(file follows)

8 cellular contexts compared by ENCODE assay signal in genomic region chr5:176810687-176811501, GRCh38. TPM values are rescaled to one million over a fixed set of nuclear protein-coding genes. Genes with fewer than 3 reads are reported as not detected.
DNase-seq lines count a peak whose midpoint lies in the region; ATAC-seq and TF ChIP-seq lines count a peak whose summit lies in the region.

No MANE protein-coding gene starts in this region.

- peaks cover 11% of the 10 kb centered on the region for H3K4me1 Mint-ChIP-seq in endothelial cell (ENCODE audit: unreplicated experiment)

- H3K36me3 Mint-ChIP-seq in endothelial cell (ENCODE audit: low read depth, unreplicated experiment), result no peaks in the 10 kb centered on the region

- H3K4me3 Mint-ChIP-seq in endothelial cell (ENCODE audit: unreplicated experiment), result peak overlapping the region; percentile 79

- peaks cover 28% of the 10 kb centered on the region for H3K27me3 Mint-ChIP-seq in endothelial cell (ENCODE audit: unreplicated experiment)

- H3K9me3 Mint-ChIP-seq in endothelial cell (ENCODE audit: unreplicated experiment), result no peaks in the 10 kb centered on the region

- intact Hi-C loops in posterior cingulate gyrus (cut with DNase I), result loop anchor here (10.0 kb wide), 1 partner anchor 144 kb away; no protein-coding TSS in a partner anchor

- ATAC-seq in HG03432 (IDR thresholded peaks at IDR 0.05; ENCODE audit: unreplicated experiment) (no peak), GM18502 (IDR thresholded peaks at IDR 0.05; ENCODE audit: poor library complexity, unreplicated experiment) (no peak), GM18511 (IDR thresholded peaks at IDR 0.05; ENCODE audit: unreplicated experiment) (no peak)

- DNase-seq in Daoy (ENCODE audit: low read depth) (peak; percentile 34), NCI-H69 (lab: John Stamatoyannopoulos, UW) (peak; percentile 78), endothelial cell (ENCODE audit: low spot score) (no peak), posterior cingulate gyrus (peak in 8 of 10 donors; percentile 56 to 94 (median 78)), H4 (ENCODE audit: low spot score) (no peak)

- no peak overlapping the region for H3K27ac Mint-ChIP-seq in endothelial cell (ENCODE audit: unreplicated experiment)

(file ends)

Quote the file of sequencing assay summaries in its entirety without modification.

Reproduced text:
8 cellular contexts compared by ENCODE assay signal in genomic region chr5:176810687-176811501, GRCh38. TPM values are rescaled to one million over a fixed set of nuclear protein-coding genes. Genes with fewer than 3 reads are reported as not detected.
DNase-seq lines count a peak whose midpoint lies in the region; ATAC-seq and TF ChIP-seq lines count a peak whose summit lies in the region.

No MANE protein-coding gene starts in this region.

- peaks cover 11% of the 10 kb centered on the region for H3K4me1 Mint-ChIP-seq in endothelial cell (ENCODE audit: unreplicated experiment)

- H3K36me3 Mint-ChIP-seq in endothelial cell (ENCODE audit: low read depth, unreplicated experiment), result no peaks in the 10 kb centered on the region

- H3K4me3 Mint-ChIP-seq in endothelial cell (ENCODE audit: unreplicated experiment), result peak overlapping the region; percentile 79

- peaks cover 28% of the 10 kb centered on the region for H3K27me3 Mint-ChIP-seq in endothelial cell (ENCODE audit: unreplicated experiment)

- H3K9me3 Mint-ChIP-seq in endothelial cell (ENCODE audit: unreplicated experiment), result no peaks in the 10 kb centered on the region

- intact Hi-C loops in posterior cingulate gyrus (cut with DNase I), result loop anchor here (10.0 kb wide), 1 partner anchor 144 kb away; no protein-coding TSS in a partner anchor

- ATAC-seq in HG03432 (IDR thresholded peaks at IDR 0.05; ENCODE audit: unreplicated experiment) (no peak), GM18502 (IDR thresholded peaks at IDR 0.05; ENCODE audit: poor library complexity, unreplicated experiment) (no peak), GM18511 (IDR thresholded peaks at IDR 0.05; ENCODE audit: unreplicated experiment) (no peak)

- DNase-seq in Daoy (ENCODE audit: low read depth) (peak; percentile 34), NCI-H69 (lab: John Stamatoyannopoulos, UW) (peak; percentile 78), endothelial cell (ENCODE audit: low spot score) (no peak), posterior cingulate gyrus (peak in 8 of 10 donors; percentile 56 to 94 (median 78)), H4 (ENCODE audit: low spot score) (no peak)

- no peak overlapping the region for H3K27ac Mint-ChIP-seq in endothelial cell (ENCODE audit: unreplicated experiment)